Quong was summoned. Immediately Benyon addressed him in the Cantonese dialect. Quinney listened, mildly amused to the strangest concatenation of astounding and inarticulate noise. But he noticed that Quong seemed pleased and less of an image. Evidently he accepted Benyon as a superior being. At a sign from the distinguished traveler he bowed and went out.

“Well?” murmured Arthur D’Avenant. Benyon smiled, rather inscrutably.

“It is well,” he said, with emphasis. “I was not quite easy when I heard there was a Cantonese here. This man was his master’s slave. Brobably he is now yours. Might I see the library? It would be interesting—and possibly profitable—to attempt some reconstruction of this mysterious affair on the spot.”

The room was unlocked and unshuttered.

“He lay there,” said Quinney, “with his . knees arched. The pupils of the eyes were so turned up that only the whites were visible.”

“Ah! And nothing was found near him —no phial, no object that might be even remotely considered—lethal?”


“I told you that I knew Lord D’Avenant,” Benyon began. “But I didn’t know him well. Brobably nobody knew him well, except, possibly, the faithful Quong.”

“He was assuredly a very queer customer, Mr. Benyon.”

“From what knowledge I had of him,” continued Benyon, “it is grossly improbable that such a man, familiar as he must have been with rare and subtle drugs, should have taken a violent poison that contorted the body almost beyond recognition. Had he wished to kill himself, he would have selected some preparation of opium, and slid out of life easily and painlessly. There is a subtle poison known to me that produces the effects you have described, Mr. Quinney, and which leaves no trace in the human system.”

“A poison known to you?”

“Did the doctors discover any puncture?”

“I don’t think so.”

“The poison to which I refer is administered hypodermically. A slight prick from a needle suffices. It doesn’t act immediately. The prick may be so slight that the person pricked may be unconscious of it. The mark left would be hardly perceptible except to a very trained eye. The poison I mean has some of the characteristics of that extraordinary South American alkaloid, wourali. It paralyzes action and heightens sensation. The sufferer undergoes tortures and is unable to move or cry out.”

“Horrible!” ejaculated Quinney.

Benyon paused.

“This is my opinion,” he said slowly. “I agree with you that Lord D’Avenant was murdered. Brobably the police thought as much, and discreetly kept their thoughts to themselves. Scotland Yard dislikes unsolved mysteries. I can imagine that the verdict of the coroner’s jury was not displeasing. I take it that the cleverest wits were baffled. Nobody entered this room or bedroom. The late lord was alone when he died, alone when he was murdered. We fall back upon hypothesis. I submit that he was poisoned hypodermically. It is conceivable that an enemy, unable to get at him in any other way, sent him, by post, some tiny, insignificant article that a collector would be likely to handle. In handling it he met his death. I am looking for that insignificant article.”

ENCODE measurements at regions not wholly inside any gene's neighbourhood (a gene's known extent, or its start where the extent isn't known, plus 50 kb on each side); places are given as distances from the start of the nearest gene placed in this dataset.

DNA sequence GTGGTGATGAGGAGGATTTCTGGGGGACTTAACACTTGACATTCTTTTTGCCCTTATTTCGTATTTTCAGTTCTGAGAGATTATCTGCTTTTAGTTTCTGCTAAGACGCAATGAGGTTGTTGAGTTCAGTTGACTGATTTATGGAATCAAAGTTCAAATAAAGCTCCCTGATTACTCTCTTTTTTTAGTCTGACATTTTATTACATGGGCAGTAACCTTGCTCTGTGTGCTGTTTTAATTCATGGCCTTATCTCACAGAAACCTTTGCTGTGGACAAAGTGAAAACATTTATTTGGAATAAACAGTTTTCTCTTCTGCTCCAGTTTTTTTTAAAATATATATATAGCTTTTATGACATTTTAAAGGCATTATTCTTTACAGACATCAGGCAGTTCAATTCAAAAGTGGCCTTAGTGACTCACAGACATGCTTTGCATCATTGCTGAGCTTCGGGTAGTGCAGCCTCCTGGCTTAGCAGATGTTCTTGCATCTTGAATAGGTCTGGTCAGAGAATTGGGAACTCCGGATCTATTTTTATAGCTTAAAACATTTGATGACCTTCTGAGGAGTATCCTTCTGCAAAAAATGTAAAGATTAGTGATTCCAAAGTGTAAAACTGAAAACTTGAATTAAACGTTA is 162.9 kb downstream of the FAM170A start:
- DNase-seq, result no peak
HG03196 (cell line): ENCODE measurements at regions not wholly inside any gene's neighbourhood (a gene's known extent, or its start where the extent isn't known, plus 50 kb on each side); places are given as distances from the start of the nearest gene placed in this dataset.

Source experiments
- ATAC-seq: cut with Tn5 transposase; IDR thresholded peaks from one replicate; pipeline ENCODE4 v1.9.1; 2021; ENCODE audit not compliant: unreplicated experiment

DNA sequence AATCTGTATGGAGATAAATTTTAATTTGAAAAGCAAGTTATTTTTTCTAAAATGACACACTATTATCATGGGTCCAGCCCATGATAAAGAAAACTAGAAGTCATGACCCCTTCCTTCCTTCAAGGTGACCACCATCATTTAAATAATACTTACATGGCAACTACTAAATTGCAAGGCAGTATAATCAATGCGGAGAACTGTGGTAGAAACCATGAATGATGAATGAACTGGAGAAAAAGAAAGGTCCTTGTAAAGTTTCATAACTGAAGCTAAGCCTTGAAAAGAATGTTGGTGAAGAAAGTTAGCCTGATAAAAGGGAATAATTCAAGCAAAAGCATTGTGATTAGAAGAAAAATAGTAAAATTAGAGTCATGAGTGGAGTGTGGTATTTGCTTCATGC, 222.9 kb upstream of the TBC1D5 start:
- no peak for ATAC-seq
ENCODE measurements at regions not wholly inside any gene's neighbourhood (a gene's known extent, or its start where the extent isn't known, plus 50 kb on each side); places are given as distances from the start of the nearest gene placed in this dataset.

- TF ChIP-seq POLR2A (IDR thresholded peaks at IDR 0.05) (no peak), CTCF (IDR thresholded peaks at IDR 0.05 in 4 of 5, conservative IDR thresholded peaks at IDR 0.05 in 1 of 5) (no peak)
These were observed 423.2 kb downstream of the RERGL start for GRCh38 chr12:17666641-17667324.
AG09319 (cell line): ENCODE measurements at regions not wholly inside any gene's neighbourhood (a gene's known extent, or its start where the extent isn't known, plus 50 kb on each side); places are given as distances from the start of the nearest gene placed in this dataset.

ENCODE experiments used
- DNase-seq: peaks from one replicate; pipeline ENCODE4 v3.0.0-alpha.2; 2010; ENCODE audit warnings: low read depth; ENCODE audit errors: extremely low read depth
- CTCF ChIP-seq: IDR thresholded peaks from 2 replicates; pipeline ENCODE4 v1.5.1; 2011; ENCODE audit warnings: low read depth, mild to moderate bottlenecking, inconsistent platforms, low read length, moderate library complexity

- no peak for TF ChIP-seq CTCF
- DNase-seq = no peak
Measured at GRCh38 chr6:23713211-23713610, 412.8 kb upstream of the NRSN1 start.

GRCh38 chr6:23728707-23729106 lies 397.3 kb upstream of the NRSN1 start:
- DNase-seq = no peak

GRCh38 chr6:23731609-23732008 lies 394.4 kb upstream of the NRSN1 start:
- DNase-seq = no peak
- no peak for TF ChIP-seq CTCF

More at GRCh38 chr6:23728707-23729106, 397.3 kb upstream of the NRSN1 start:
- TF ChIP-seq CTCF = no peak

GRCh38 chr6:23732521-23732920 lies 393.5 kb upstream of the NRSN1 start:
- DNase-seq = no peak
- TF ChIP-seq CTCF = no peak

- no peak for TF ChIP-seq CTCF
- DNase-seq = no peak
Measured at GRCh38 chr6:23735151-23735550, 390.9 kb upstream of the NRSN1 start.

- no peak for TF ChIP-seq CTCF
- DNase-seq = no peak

He went on looking, but he didn’t find it. The same disappointment awaited him in the bedroom. Finally, he stood in front of the steel cage, now empty.

“You say this was lit up when you broke into the bedroom, Mr. Quinney?” “Yes.”

“We may infer that the unhappy man, perhaps unable to sleep, got out of bed—” “He had been in bed.”

“We may imagine that he got out of

bed, and was gloating over his treasures?” “I often do that,” admitted Quinney. “Then he passed into the library and began a letter. Whilst he was writing he may have felt the first effect of the poison. In less than a minute he would be paralyzed. In ten more he would be dead.” “God bless my soul!” exclaimed Quinney.

Benyon continued, imperturbably:— “I should like to call your attention to another hypothesis. Ypu may take it from me that some of the porcelain in the drawing-room is of supreme historical and religious interest. I can’t convey to you the fanatic attachment that certain objects inspire in their possessors. The happiness and prosperity, perhaps, of a remote community may be actually centred in one ugly little figure. If such a figure were stolen from its guarded shrine, the devotees would stick at nothing, at nothing, to recover it. The quest might extend over years.”

Arthur D’Avenant looked slightly uneasy.

“Let us suppose that an agent, the last man you might suspect, was instructed to recover such an object known to be in the possession of a man who guarded it like a Crown jewel. Would he hesitate to kill that man, if he thought that his successor might guard it less carefully?”

“This,” said Arthur D’Avenant, with a hard laugh, “is getting near the knuckle.” Benyon delivered the last thrust.

“I believe,” he said slowly, “that the murderer of Lord D’Avenant will come here. You need not seek him. I should be sorely tempted, knowing what I do, to let him help himself and go his way.” “Never!” said D’Avenant.

Benyon smiled and spread out his hands.

“It has been a most interesting afternoon,” he murmured.


ARTHUR D’AVENANT, being a dy young and healthy man, soon dismissed from an active mind the apprehensions excited by the explorer. He happened to be in love; approaching marriage with a charming girl engrossed his attention.

And nothing happened!

Quinney finished the oak. He was now regarded affectionately by Arthur D’Avenant as a friend, and as such heartily welcome to come and go as he pleased.